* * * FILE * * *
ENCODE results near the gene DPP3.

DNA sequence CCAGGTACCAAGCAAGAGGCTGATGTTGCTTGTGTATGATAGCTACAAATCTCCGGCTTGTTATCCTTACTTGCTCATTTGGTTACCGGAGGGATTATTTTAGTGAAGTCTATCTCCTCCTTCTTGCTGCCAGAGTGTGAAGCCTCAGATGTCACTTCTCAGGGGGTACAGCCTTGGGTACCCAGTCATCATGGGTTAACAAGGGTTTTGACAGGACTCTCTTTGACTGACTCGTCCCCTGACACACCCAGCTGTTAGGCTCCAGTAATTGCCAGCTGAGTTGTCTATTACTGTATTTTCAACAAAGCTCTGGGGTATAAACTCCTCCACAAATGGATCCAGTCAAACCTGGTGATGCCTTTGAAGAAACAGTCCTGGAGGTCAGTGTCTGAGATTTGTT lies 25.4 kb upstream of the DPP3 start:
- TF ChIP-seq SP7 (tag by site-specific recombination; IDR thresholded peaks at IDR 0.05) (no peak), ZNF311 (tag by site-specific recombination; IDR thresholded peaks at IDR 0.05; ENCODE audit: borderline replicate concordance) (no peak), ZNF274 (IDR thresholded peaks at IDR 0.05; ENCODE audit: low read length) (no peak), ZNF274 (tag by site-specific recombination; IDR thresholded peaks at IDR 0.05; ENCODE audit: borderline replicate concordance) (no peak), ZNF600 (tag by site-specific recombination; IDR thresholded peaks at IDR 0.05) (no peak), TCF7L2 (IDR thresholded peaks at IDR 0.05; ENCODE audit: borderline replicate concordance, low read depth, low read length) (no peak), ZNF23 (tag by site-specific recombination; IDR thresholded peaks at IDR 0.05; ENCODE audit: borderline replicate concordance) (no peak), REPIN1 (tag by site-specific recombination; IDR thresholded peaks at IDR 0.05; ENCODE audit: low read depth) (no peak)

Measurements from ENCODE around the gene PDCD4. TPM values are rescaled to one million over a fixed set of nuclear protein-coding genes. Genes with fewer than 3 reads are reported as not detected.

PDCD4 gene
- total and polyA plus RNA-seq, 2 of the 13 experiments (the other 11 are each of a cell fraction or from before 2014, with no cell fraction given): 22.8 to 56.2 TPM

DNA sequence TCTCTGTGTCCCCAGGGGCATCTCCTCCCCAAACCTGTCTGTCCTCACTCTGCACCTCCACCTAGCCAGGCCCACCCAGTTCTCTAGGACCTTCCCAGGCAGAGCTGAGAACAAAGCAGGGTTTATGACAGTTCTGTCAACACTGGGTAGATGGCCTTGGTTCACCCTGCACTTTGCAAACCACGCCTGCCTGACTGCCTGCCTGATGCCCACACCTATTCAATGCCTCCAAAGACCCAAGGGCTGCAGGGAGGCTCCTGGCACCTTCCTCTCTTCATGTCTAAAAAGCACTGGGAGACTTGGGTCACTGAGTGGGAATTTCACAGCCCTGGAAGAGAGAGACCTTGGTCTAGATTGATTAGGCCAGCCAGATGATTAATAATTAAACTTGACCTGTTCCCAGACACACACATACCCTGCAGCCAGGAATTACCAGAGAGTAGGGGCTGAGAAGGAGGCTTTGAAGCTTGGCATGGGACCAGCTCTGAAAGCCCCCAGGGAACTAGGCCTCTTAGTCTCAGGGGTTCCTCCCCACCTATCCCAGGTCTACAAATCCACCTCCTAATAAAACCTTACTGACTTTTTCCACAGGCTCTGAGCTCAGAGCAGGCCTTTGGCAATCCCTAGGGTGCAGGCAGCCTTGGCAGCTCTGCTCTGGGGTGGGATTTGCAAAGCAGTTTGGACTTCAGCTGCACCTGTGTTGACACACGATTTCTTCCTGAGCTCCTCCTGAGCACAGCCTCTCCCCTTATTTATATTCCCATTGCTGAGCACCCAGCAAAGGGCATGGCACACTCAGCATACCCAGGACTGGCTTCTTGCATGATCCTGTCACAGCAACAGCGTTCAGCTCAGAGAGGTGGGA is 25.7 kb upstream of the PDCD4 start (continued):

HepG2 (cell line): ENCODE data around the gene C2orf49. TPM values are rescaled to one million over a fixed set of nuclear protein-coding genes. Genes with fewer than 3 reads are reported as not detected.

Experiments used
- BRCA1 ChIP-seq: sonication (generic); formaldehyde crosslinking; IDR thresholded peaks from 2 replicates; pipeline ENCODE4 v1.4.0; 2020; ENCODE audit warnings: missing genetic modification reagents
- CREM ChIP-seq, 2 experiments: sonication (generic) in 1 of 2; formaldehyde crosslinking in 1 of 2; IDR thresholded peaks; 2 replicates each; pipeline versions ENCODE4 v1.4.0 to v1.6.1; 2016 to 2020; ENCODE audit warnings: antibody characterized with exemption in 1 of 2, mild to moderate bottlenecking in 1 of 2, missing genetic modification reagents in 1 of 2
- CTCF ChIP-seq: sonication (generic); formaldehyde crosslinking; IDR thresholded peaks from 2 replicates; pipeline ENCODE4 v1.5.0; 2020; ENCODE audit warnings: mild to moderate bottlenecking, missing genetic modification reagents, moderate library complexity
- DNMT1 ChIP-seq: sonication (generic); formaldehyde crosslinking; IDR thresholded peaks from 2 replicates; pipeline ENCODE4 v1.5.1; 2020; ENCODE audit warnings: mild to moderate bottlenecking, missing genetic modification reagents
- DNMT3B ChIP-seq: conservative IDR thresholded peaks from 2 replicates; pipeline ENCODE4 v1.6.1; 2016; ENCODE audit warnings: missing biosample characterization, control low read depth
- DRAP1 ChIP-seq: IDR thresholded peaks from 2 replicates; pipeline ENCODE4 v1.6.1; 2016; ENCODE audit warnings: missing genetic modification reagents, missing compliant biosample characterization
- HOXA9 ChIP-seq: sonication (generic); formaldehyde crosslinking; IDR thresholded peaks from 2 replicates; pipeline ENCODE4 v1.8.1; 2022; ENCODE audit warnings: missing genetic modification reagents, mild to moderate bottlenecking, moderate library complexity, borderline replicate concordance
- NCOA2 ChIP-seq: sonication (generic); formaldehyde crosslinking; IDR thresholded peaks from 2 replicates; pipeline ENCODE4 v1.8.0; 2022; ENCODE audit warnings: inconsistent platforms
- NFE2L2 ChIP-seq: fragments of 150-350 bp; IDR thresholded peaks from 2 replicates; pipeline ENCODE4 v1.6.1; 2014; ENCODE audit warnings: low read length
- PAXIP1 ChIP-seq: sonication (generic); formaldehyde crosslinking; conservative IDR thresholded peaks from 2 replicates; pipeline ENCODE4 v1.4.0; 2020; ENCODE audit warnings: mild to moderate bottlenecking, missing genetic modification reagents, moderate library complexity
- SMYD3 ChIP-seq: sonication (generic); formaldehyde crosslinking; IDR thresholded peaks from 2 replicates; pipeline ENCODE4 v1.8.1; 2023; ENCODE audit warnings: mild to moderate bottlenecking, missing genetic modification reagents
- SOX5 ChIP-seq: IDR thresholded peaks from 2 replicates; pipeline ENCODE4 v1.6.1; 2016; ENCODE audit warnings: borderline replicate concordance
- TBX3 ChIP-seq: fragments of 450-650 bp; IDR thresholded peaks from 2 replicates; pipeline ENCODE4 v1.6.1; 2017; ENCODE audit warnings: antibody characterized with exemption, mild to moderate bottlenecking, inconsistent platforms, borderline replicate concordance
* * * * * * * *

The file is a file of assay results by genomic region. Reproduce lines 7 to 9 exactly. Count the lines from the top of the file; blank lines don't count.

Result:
DNA sequence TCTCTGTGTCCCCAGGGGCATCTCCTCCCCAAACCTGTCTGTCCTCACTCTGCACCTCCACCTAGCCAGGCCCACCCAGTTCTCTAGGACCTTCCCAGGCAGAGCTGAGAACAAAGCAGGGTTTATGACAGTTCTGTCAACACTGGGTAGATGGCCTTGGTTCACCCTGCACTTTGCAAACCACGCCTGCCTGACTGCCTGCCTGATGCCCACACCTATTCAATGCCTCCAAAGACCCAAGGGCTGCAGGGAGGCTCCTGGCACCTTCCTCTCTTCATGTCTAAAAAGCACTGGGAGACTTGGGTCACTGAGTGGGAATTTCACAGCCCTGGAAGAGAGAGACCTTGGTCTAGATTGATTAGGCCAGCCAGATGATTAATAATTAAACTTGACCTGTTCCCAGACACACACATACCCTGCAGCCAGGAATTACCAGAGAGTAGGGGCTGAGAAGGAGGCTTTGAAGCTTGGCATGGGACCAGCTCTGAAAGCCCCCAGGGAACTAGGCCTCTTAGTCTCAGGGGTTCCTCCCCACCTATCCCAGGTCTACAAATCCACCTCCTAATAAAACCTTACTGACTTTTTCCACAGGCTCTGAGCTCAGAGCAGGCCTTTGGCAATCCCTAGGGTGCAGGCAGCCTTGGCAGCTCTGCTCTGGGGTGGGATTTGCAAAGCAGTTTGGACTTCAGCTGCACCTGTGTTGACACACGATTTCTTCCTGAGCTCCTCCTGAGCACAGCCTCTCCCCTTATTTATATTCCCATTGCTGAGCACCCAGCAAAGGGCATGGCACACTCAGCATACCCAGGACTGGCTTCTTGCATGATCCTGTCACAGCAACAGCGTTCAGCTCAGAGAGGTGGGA is 25.7 kb upstream of the PDCD4 start (continued):

HepG2 (cell line): ENCODE data around the gene C2orf49. TPM values are rescaled to one million over a fixed set of nuclear protein-coding genes. Genes with fewer than 3 reads are reported as not detected.

Experiments used